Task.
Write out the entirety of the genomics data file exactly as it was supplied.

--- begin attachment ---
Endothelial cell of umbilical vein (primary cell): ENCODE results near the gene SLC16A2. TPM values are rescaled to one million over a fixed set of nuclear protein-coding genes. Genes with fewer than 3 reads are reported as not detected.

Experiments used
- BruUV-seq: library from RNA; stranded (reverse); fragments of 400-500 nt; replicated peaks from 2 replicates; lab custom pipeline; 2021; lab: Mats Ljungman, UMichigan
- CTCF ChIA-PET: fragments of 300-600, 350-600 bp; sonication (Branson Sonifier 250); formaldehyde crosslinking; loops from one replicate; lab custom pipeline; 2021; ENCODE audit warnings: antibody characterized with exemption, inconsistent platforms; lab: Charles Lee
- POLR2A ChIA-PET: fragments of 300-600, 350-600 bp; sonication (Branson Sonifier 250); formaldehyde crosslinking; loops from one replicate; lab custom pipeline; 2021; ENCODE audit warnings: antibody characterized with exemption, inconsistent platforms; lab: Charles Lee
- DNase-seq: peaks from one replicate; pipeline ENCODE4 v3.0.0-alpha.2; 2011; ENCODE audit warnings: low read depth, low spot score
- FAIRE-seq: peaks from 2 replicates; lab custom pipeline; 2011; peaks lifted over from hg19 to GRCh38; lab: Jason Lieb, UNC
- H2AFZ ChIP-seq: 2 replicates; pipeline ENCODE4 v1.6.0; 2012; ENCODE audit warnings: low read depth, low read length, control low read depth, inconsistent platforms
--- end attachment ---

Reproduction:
Endothelial cell of umbilical vein (primary cell): ENCODE results near the gene SLC16A2. TPM values are rescaled to one million over a fixed set of nuclear protein-coding genes. Genes with fewer than 3 reads are reported as not detected.

Experiments used
- BruUV-seq: library from RNA; stranded (reverse); fragments of 400-500 nt; replicated peaks from 2 replicates; lab custom pipeline; 2021; lab: Mats Ljungman, UMichigan
- CTCF ChIA-PET: fragments of 300-600, 350-600 bp; sonication (Branson Sonifier 250); formaldehyde crosslinking; loops from one replicate; lab custom pipeline; 2021; ENCODE audit warnings: antibody characterized with exemption, inconsistent platforms; lab: Charles Lee
- POLR2A ChIA-PET: fragments of 300-600, 350-600 bp; sonication (Branson Sonifier 250); formaldehyde crosslinking; loops from one replicate; lab custom pipeline; 2021; ENCODE audit warnings: antibody characterized with exemption, inconsistent platforms; lab: Charles Lee
- DNase-seq: peaks from one replicate; pipeline ENCODE4 v3.0.0-alpha.2; 2011; ENCODE audit warnings: low read depth, low spot score
- FAIRE-seq: peaks from 2 replicates; lab custom pipeline; 2011; peaks lifted over from hg19 to GRCh38; lab: Jason Lieb, UNC
- H2AFZ ChIP-seq: 2 replicates; pipeline ENCODE4 v1.6.0; 2012; ENCODE audit warnings: low read depth, low read length, control low read depth, inconsistent platforms